For more than three decades, Kerry James Marshall has been making ravishing paintings about the lives of black Americans, working out of a studio in Chicago's South Side. The settings of his paintings are humble — housing-project gardens, kitchens, barbershops — but their scale, and the vision that informs them, are grand.
Marshall is the subject of a major retrospective at the Met Breuer, on the Upper East Side of Manhattan. The title of the show, "Mastry," nicely captures the audacity of the artist's hopes, his ambition to establish himself in a field dominated not only by white artists, but by an aesthetic regime whose notions of beauty, universality and, above all, mastery owe more than a little to a history of racial oppression. The black figures in Marshall's paintings announce the exhilarating, almost shocking presence of something that, in most museums, has been felt mainly as an absence.
Walking through the exhibition last week, I found myself thinking of another black Chicagoan who has demonstrated "mastry" in an even more punishing and racially exclusionary line of work: the presidency. The pride, style and almost miraculous composure of Marshall's canvases all find echoes in President Obama's leadership.
"When they go low, we go high," Michelle Obama said at the Democratic National Convention. In the face of a horrifying racist backlash to his very presence in the White House, he has gone as high as an elected official could go.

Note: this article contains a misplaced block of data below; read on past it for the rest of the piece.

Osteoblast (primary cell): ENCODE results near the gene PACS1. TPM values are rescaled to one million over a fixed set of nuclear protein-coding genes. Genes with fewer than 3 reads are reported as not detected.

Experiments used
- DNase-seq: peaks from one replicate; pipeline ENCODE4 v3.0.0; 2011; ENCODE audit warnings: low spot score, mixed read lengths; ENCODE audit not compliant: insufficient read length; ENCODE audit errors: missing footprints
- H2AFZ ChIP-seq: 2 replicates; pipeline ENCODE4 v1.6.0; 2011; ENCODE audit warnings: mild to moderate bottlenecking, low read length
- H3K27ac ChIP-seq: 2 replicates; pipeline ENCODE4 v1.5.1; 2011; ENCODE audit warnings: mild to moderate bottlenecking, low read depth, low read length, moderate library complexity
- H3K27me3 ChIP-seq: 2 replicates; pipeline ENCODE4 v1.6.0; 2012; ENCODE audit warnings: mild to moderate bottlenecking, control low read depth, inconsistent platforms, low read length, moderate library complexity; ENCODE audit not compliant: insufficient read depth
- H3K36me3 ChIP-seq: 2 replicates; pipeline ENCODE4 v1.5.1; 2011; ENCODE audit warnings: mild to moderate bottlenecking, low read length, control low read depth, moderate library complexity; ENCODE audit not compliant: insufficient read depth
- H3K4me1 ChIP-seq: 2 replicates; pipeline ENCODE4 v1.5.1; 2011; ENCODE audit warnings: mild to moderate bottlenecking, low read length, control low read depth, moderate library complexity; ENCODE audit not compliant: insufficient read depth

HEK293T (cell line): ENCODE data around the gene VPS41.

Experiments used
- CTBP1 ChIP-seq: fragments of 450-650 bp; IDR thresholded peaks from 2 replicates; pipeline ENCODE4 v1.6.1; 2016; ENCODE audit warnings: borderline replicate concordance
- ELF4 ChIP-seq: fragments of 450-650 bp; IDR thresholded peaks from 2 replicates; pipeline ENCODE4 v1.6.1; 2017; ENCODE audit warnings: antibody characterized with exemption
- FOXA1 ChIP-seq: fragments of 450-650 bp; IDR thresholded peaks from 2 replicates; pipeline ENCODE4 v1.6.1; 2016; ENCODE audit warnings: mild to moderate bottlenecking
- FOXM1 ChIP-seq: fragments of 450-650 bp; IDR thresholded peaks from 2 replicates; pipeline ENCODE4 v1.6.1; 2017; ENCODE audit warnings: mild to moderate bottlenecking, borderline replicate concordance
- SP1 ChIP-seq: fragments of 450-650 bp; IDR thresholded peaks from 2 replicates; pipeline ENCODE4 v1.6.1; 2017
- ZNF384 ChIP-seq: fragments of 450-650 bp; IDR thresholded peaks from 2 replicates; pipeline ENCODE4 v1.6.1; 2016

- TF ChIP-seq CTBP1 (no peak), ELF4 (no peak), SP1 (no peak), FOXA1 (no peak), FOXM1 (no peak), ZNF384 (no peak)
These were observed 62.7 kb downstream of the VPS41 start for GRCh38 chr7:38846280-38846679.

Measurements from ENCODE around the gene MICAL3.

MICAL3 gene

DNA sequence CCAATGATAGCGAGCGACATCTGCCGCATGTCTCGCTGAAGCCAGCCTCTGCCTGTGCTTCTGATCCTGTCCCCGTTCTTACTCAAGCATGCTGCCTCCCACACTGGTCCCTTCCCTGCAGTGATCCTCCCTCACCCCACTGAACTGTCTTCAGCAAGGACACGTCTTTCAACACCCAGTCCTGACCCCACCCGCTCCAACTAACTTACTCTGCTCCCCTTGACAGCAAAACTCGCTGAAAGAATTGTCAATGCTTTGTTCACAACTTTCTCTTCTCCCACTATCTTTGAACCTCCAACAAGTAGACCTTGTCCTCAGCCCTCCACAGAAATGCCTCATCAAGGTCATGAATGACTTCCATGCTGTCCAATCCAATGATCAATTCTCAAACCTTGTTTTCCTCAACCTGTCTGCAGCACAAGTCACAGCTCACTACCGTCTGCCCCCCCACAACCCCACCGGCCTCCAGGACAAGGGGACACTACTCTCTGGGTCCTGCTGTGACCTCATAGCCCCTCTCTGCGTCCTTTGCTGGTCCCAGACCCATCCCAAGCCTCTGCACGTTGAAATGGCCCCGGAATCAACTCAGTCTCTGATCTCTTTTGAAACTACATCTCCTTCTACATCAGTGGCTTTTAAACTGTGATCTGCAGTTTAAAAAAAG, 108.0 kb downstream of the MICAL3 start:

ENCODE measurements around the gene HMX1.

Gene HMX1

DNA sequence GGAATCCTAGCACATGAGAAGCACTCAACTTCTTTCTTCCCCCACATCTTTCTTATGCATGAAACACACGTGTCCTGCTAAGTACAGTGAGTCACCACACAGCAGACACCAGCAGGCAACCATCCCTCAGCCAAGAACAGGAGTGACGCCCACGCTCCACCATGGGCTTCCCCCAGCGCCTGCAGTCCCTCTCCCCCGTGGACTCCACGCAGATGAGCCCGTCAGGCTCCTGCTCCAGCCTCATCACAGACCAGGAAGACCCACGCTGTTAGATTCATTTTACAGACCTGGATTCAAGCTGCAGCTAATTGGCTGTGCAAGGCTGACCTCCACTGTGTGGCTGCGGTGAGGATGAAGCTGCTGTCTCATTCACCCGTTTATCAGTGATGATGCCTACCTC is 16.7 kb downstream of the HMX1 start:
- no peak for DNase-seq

Obama's Swahili first name, which is derived from the Arabic baraka, or spiritual wisdom, means "he who is blessed." Many of us felt, or hoped, that he was endowed with baraka when he was first elected.
He had inherited the catastrophic wars that his predecessor had launched in the Middle East, and just before he entered office, came the financial crisis. But the hope that Obama's presidency would be (as he himself put it) "transformative" also reflected an older longing that he might help the country to overcome its racial divide and become genuinely united.
Hand in hand, we would follow him to the "post-racial" Promised Land, as if he were one of those "magical Negro" characters in Hollywood films who devote their lives to solving their white friends' problems. There was always something a bit kitsch about this dream, which was mainly expressed by whites; for obvious reasons, black Americans tend to have a far more sober view of the country's ability to address, much less transcend, its racial divisions.
As it turned out, the Obama era would supply only one racial miracle: his election. Determined not to be seen as the "president of black America," he studiously avoided the subject of race; when forced to address it, he succumbed to banalities about the need for a "national conversation." Faced with the deepening crisis in black America — police killings of unarmed civilians, including children; the epidemic of mass incarceration; economic and political disenfranchisement — Obama seemed unwilling, or unable, to respond with the sense of urgency that once had led him to become a housing organizer in Chicago.
As late as July 2014, Harvard law professor Randall Kennedy wrote that for many black Americans, "the thrill is gone."